- The Washington Times - Sunday, February 2, 2003

RICHMOND The House Transportation Committee yesterday approved a bill in a 13-4 vote that would allow motorists to display the pro-life message "Choose Life" on their license plates.
The American Civil Liberties Union has threatened to file suit if the measure becomes law, claiming it is unconstitutional because it backs a side in a political argument.
The full House will vote on the bill Tuesday.
"I believe in motherhood, I believe in children and I think the people of Virginia believe in them, too," said Delegate Richard H. Black, Loudoun County Republican and primary sponsor of the bill.
Aimee Perron, legislative director for Virginia ACLU, told committee members that a federal judge in South Carolina ruled that state's "Choose Life" plate was unconstitutional. The ACLU said Virginia should not be weighing in on either side of the abortion issue.
Proceeds from sales of the plate would go to adoption-related agencies, provided the agencies do not advocate or administer abortions.

The House yesterday gave preliminary approval to a bill that would repeal Virginia's inheritance tax and scheduled a roll-call vote on it for tomorrow.
The measure calls for fully repealing the posthumous tax on estates worth more than $1 million by 2005. It would have no effect on the current budget but would remove about $136 million in revenue from future budgets.
"When you die, you should not have to pay on your way out," said Delegate Christopher B. Saxman, Staunton Republican.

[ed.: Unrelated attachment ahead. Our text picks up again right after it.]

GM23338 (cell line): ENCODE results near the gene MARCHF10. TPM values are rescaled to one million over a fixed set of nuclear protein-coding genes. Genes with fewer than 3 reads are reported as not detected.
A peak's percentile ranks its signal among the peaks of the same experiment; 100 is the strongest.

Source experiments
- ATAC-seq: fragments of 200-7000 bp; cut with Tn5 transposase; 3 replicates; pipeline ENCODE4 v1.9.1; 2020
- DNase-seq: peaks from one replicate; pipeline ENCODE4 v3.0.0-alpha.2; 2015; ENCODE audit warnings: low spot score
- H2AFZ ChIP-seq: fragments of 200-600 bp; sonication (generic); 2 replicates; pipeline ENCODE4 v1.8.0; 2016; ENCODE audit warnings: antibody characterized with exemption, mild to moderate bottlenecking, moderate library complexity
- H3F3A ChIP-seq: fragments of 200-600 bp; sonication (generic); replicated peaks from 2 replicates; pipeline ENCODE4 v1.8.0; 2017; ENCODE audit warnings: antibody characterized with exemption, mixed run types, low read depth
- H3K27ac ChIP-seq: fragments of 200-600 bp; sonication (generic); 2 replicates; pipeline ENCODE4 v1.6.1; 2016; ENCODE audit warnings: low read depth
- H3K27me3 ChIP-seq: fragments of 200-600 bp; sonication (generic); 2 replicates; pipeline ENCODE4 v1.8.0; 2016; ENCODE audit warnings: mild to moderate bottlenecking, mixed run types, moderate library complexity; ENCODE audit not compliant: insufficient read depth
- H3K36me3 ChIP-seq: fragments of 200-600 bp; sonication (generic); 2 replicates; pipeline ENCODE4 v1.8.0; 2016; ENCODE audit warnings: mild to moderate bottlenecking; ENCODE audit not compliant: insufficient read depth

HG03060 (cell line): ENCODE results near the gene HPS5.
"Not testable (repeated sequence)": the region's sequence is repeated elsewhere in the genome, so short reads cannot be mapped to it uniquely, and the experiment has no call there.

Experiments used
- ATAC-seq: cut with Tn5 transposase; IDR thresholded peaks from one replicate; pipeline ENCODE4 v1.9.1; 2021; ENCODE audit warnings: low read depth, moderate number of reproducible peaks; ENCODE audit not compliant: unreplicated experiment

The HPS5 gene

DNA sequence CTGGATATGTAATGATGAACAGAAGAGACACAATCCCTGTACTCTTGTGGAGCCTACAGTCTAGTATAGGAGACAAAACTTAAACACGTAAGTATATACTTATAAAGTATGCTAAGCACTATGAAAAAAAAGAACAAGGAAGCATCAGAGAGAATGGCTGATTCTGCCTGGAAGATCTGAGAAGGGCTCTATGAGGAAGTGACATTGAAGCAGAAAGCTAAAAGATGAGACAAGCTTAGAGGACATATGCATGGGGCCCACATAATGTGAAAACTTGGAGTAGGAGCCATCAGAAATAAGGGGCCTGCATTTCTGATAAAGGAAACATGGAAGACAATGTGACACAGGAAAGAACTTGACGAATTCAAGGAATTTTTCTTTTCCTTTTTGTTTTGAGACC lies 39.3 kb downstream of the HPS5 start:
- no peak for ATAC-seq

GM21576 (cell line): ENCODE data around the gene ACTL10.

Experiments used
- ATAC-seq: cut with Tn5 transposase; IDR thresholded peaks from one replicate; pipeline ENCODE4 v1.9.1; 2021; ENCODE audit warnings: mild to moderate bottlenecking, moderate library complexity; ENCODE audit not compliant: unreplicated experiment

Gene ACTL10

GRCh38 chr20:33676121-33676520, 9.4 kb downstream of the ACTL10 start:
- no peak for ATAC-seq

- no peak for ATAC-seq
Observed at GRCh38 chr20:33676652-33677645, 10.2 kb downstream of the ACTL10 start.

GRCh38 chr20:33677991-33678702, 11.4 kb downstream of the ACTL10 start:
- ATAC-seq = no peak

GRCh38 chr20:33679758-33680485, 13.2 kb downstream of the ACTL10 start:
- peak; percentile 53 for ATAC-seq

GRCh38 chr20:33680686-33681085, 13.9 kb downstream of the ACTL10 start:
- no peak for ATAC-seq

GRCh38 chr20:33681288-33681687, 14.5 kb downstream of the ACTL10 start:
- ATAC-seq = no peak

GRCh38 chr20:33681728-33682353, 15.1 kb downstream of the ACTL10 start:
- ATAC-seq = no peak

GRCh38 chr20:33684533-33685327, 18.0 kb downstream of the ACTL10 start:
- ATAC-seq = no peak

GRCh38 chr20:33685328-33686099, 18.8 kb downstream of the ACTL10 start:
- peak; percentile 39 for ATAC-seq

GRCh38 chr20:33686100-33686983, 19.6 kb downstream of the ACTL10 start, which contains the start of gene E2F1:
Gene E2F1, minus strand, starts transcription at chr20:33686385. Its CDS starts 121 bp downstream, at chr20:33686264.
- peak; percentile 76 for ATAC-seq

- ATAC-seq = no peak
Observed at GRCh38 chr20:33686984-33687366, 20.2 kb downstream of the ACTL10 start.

Supporters of the bill said the repeal would prevent many inheritors of small businesses from leaving the state because of affordability.

Three pro-life bills sailed through the House with little debate yesterday.
Delegates also passed a bill that would require that parents be notified when a minor obtains services from publicly funded clinics.
One of the bills would make it a felony to partially deliver a fetus and then kill it. The measure is similar to legislation vetoed last year by Gov. Mark R. Warner, a Democrat, banning a rarely used late-term procedure that pro-life advocates call "partial-birth abortion."
The House passed the bill in a 72-27 vote.
Legislation that would require parental consent when an unmarried girl 17 or younger seeks an abortion passed in a 70-29 vote.
Also, a bill that would remove a woman's mental health from consideration as a condition that would allow an abortion after the second trimester passed in a vote of 70-28.

A bill that would have allowed localities to install cameras to catch red-light runners without having to seek specific approval from the General Assembly died in a tie vote in a House committee Friday.
This article is based in part on wire service reports.

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